On 20 Jan 2012, the last day of the Entrepreneurship Winterim, Thunderbird alum, serial entrepreneur, and mega-donor Scott Walker spoke to us at his Napa vineyard, Anderson’s Conn Valley Vineyards. He told his life story, especially focusing on the ups and downs of his journey as an entrepreneur. Now, years later, after turning around multiple companies (this is his specialty) and starting, and selling, many of his own businesses at a tidy profit, he is the man of the hour. We hung on his every word. By the end of his talk, he had convinced us to work for him for the starting salary of $0, accompanied by the fringe benefits of learning everything from him and possibly getting rewarded big-time down the road. No risk no reward—a fundamental principle we have all, of course, learned in finance class at business school. According to Scott, he was a late bloomer with no idea what he would do in life. He had a degree in political science and history, with the notion of becoming a lawyer one day, but without any solid plan. We’ve all been there. His course changed the day a professor at his university recommended Thunderbird to him….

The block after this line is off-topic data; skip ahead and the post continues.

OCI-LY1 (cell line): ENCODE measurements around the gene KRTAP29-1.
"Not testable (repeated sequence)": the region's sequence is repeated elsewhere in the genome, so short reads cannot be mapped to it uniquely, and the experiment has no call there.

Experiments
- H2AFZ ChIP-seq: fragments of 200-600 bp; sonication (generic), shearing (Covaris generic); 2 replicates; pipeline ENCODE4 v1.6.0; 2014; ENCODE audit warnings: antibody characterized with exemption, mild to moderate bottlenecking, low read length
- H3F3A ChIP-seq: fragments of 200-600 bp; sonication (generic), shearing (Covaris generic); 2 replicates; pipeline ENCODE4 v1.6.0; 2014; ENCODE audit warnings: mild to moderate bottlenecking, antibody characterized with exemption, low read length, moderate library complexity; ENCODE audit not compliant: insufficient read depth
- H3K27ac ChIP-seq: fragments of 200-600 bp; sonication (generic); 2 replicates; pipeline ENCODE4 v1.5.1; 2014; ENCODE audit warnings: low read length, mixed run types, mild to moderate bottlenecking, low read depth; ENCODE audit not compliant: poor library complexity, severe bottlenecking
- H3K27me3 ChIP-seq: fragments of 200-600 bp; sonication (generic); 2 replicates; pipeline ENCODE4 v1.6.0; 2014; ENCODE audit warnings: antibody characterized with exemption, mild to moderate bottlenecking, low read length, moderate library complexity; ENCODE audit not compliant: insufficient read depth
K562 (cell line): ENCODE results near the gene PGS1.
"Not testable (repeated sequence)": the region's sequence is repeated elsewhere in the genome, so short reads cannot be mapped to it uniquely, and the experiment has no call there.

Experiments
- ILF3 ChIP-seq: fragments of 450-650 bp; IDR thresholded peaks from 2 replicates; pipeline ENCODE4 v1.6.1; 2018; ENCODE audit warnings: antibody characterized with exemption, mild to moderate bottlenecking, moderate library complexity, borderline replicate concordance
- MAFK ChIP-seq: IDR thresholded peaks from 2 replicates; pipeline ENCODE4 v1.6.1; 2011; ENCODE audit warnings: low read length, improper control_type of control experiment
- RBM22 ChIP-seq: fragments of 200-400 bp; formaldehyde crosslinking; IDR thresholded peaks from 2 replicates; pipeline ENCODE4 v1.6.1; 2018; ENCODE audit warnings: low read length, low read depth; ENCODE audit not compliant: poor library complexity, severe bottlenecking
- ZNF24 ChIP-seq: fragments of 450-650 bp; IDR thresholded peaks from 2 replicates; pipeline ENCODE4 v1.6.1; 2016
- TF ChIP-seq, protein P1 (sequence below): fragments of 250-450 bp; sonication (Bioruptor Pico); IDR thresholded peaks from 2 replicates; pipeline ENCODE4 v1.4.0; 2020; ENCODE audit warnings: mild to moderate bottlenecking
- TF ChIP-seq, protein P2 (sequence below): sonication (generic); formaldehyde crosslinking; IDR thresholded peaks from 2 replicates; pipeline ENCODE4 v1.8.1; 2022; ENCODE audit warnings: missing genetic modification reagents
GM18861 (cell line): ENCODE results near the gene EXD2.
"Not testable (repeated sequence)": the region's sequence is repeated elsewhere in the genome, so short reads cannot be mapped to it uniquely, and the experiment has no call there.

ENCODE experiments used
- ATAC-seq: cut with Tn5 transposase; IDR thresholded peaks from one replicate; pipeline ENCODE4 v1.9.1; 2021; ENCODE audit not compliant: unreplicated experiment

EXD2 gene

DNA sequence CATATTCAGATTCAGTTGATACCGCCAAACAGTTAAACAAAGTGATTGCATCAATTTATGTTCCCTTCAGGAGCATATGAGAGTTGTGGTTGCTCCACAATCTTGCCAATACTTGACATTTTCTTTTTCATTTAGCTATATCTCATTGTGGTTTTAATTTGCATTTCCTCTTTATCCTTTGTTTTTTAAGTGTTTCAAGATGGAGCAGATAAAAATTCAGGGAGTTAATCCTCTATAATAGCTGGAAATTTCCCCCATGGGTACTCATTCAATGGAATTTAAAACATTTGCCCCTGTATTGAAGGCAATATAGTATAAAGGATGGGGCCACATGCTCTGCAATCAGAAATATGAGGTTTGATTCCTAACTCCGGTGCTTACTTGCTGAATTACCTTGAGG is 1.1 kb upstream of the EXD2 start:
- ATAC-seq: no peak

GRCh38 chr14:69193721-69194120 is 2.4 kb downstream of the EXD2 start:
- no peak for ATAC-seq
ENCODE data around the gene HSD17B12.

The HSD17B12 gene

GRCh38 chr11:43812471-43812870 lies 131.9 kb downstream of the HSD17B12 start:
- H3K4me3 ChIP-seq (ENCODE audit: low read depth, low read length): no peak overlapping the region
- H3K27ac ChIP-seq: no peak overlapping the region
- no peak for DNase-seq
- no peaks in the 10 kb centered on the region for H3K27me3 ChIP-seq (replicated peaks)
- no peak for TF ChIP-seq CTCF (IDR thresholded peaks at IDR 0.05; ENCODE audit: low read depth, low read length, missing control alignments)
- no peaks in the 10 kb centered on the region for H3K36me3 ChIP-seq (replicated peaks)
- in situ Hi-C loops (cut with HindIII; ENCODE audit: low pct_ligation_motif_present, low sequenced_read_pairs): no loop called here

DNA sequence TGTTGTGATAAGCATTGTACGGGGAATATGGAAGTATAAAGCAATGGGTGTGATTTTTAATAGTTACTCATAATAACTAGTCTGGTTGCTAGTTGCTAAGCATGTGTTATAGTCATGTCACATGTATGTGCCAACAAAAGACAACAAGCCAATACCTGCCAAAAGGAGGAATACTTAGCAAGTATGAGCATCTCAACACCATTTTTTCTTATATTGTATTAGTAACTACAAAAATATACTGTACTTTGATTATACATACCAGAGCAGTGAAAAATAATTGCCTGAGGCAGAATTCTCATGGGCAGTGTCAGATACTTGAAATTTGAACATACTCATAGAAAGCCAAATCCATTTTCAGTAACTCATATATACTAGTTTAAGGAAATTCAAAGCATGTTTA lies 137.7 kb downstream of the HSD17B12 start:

16 Jan 2012 we met with Alain Labat of VaST Systems (acquired by Synopses). He began work in San Jose in 1980 working for the engineering systems division in Xerox, at the PARC (Palo Alto Research Center). Back then, Silicon Valley was just that, Silicon Valley. Now, the area only focuses on semiconductors up until Mountain View, and then it becomes Social Media Valley. From Palo Alto North it is Software Valley. This is a fitting (and explanative) simplification. His current office space, naturally since he has dealt primarily in semiconductors, is in the original heart of silicon, Santa Clara. Alain also explained a unique perspective on how he saw the VC and investment side of SV change over the last 20 years, moving from a period where every company ended in an IPO, and investors couldn’t wait long enough to throw ridiculous amounts of money in the mix, to the post-dotcom era where only a few small few end in an IPO, some end in an M&A exit, and most just die out. Because the culture has changed from expecting an IPO to an M&A exit, Alain has therefore established a business in this very niche—consulting with startups who….